Organ culture of testis tissues of Gsg2-GFP and Acr-GFP transgenic mice. A) Schematic presentation of the culture method is shown. AG, agarose gel; TF, testis tissue fragment; M, medium. B, C, D) Gsg2-GFP mouse testis tissue, 11.5 dpp, histology of starting material (B), sample taken on Day 19 (C), and stereomicroscopic view showing GFP emission on Day 19 (D). E, F) 8.5 dpp Acr-GFP testes tissue fragments cultured for 21 days. Bright field picture (E) and GFP emission picture (F). Bar = 30 μm (B, C), 500 μm (DF).


Every sample expressed no GFP at the initiation of the culture. Both Acr-GFP and Gsg2-GFP showed their expression in vitro mostly at the same time as they did in vivo. The 11.5 dpp Gsg2-GFP testis (Fig. 2B), for example, expressed GFP at 8–10 days in culture, which corresponds to 19.5–21.5 dpp, its original expression time in vivo, and the expression continued for about 15–20 days (Fig. 2, C and D). Generally, Acr-GFP was first expressed around the age corresponding to 14–18 dpp (Fig. 2, E and F), while Gsg2-GFP was first expressed around the age corresponding to 19–25 dpp.

Based on these findings on Acr-GFP and Gsg2-GFP, we tested the effects of several culture condition parameters. Among them, the temperature had quite an effect on testis organ culture. We compared 32, 34, and 37°C for the expression of Gsg2-GFP. As was reported in the literature, 37°C was detrimental to the tissue, and no GFP expression was observed. The temperature of 34°C was better than 32°C; the difference was significant when testes of younger mice, ∼7.5–10.5 dpp, were used (Table 1).


Haspin-GFP expression experiment, temperature comparison.


We also used and evaluated three different culture media, α-MEM, DMEM, and StemPro-34 SFM. Beforehand, we tested the effects of adding FBS to these media and found that it had a profound effect. Without FBS, the tissue architecture was poorly maintained, and GFP expression was rarely observed (data not shown). Although chemically defined medium is ideal for analyzing the effects of ingredients of culture media, we added 10% of FBS to every medium tested thereafter. Among the above three media, α-MEM showed the best results, although no statistically significant differences were recognized (Table 2).


Haspin-GFP expression experiment, medium comparison.


In order to make this system more quantitative as an assay system, the extent of expression was graded according to the number of tubules expressing GFP in a piece of tissue. They were divided into four grades: grade 0 was no GFP expression, and grades 1, 2, and 3 represented 1–5, 6–15, and over 15 tubules showing GFP expression, respectively (Fig. 3A). Based on this grading, the effects of lower oxygen and anti-RA molecule were tested to confirm the validity of semiquantitative analysis in this organ culture system. For low-oxygen experiments, N2 gas was infused into the incubator to lower the oxygen concentration to 10%. Under the lower-oxygen condition, Gsg2-GFP was expressed, but its grade was lower than that in the control, which was performed under regular air of 20% oxygen (Fig. 3B). This result confirmed that a lower oxygen concentration was disadvantageous for spermatogenesis. To see the effect of RA on spermatogenesis in this organ culture system, an RAR antagonist, LE540, was added to the medium. Even though LE540 did not completely inhibit meiosis, Acr-GFP expression was greatly reduced (Fig. 3C). These results demonstrated that our culture system is able to measure the effects of different environmental conditions on spermatogenesis.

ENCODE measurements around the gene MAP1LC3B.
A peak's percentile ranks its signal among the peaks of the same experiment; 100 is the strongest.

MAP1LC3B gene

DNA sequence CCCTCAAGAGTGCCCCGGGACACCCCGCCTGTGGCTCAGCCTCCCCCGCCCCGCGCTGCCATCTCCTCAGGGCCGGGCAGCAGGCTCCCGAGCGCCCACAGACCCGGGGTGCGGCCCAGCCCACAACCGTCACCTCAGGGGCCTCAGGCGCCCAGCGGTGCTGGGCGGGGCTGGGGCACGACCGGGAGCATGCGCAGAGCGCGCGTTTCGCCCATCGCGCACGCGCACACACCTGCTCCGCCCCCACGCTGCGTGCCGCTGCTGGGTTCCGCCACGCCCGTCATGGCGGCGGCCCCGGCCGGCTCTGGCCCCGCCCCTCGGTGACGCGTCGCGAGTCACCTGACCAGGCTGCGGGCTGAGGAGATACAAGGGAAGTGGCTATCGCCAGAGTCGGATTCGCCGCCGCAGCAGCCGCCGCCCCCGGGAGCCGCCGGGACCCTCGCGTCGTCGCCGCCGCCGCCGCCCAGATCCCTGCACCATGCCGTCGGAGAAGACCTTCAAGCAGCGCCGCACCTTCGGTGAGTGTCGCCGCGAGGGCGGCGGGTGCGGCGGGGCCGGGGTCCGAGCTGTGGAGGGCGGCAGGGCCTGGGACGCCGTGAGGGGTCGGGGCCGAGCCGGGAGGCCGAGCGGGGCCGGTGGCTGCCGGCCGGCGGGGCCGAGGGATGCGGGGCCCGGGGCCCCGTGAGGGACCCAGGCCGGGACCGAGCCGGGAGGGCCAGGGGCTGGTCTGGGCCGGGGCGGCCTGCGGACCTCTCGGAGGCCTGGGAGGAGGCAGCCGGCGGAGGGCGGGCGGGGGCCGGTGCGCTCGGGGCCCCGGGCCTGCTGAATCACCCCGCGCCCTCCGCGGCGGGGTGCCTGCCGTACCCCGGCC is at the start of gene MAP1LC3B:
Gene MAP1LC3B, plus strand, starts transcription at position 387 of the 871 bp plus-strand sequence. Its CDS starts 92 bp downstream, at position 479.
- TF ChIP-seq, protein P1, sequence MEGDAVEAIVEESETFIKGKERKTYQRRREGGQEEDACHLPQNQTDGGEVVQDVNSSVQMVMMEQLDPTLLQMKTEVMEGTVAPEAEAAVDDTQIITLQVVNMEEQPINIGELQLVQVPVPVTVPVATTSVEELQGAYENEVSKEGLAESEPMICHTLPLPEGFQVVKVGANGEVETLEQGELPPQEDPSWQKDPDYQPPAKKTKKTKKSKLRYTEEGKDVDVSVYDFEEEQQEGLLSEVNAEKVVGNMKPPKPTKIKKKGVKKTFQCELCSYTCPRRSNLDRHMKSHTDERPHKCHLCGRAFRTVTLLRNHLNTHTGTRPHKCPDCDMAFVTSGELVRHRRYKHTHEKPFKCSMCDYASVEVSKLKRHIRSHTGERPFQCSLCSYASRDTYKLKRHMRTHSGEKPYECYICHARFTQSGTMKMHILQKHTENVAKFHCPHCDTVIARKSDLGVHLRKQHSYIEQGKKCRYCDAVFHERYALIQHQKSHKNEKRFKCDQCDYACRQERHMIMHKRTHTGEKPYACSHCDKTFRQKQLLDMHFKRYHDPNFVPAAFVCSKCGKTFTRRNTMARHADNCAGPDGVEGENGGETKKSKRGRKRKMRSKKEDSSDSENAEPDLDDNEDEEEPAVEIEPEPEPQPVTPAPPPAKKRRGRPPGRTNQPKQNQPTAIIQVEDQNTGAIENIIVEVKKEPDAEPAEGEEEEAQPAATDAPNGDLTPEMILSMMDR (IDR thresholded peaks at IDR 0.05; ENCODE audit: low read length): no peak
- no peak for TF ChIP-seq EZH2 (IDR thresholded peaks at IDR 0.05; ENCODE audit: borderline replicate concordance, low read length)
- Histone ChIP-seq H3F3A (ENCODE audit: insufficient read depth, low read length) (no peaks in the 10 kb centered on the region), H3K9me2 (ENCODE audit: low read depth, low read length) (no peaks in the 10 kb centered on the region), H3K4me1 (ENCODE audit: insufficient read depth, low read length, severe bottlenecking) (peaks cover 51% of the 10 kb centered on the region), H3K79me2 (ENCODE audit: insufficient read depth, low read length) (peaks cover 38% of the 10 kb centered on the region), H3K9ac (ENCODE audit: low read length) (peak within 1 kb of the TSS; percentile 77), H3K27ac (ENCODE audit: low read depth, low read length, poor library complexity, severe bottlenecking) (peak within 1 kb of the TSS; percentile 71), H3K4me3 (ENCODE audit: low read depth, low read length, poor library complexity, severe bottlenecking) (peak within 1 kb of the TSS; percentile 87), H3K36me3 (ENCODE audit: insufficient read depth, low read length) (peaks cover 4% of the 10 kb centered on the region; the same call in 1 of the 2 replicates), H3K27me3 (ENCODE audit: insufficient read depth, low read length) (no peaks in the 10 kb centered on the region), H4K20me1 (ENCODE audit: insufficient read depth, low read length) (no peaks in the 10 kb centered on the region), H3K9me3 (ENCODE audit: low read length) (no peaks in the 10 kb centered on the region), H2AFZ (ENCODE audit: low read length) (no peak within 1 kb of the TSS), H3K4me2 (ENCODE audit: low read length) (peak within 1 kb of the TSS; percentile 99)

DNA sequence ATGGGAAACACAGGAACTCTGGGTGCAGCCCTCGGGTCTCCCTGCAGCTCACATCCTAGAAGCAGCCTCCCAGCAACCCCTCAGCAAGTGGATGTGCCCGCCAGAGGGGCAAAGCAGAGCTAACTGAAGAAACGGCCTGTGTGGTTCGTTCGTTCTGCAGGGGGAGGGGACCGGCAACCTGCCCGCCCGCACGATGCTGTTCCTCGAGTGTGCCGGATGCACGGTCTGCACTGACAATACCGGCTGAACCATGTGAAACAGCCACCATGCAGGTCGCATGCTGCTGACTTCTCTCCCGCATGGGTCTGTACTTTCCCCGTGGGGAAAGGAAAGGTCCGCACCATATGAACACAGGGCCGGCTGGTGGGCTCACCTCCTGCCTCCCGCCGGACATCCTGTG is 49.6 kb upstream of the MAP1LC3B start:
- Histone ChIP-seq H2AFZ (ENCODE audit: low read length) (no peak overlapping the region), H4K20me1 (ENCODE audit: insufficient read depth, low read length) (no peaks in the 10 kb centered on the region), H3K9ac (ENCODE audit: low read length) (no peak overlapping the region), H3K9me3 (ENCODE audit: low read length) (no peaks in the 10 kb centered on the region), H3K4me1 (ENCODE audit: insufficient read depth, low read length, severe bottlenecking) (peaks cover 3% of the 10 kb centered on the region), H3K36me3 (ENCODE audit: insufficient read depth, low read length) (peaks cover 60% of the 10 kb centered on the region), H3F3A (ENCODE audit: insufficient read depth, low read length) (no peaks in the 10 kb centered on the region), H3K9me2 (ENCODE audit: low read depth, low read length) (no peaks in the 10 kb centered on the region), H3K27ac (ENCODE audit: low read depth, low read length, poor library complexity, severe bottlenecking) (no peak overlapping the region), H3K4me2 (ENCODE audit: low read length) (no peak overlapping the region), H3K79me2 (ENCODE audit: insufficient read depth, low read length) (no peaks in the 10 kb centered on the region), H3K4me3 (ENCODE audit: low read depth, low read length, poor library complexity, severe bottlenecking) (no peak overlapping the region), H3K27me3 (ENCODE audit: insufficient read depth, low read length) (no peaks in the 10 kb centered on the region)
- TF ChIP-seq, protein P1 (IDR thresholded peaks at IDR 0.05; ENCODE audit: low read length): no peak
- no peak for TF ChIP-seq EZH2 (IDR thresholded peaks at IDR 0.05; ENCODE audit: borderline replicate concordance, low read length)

FIG. 3.

Semiquantitative evaluation of the extent of GFP expression in seminiferous tubules. A) Testis tissues showing no GFP were scored 0. When the GFP expression extended along the tubule for more than 1 mm, it was counted as GFP positive. The extent of GFP positivity was divided into three grades. Grades 1, 2, and 3 represent 1–5, 6–15, and over 15 GFP-positive tubules, respectively. Bar = 500 μm. B) Effect of low oxygen concentration on Gsg2-GFP expression. The period of Gsg2-GFP expression was almost identical in both groups, but the extent of the expression was higher under normal oxygen concentration. C) Effect of antiretinoic molecule on Acr-GFP expression. LE540, an RAR pan-antagonist, depressed the expression of Acr-GFP throughout the culture period.


The results of 86 experiments using Acr-GFP and Gsg2-GFP mice testis tissues at 34°C in α-MEM supplemented with 10% FBS are summarized in Table 3. In the Acr-GFP mice testis tissues, GFP expression was observed in every case except one, regardless of the age of the mice used. Namely, the progression of spermatogenesis at least up to the midpachytene stage was demonstrated. Also with Gsg2-GFP mice testis, GFP was observed in most cases, but its success rate declined when younger mice were used. Nonetheless, even with mice as young as 4.5–5.5 dpp, the testis tissues showed Gsg2-GFP expression with a frequency of more than 85%. Among Gsg2-GFP expressing samples, the most evidently GFP-expressing 14 samples from independent experiments were examined histologically. One of them was serially sectioned all through the entire tissue. The remaining 13 were sectioned to show their maximum cut surface for observation. It was, however, difficult to morphologically confirm the presence of spermatids in them. The seminiferous tubules showed different extents of growth and contained meiotic cells (Fig. 2C), but the tubular lumen did not fully enlarge, and the tubular diameter did not compare with that in vivo. This finding suggested that meiotic cell division was disrupted by these special constraints. On the other hand, it seemed that thin-sectioned histological examination was not sufficiently sensitive to detect spermatids.


Summary of organ culture system, 34°C in α-MEM + 10% FBS.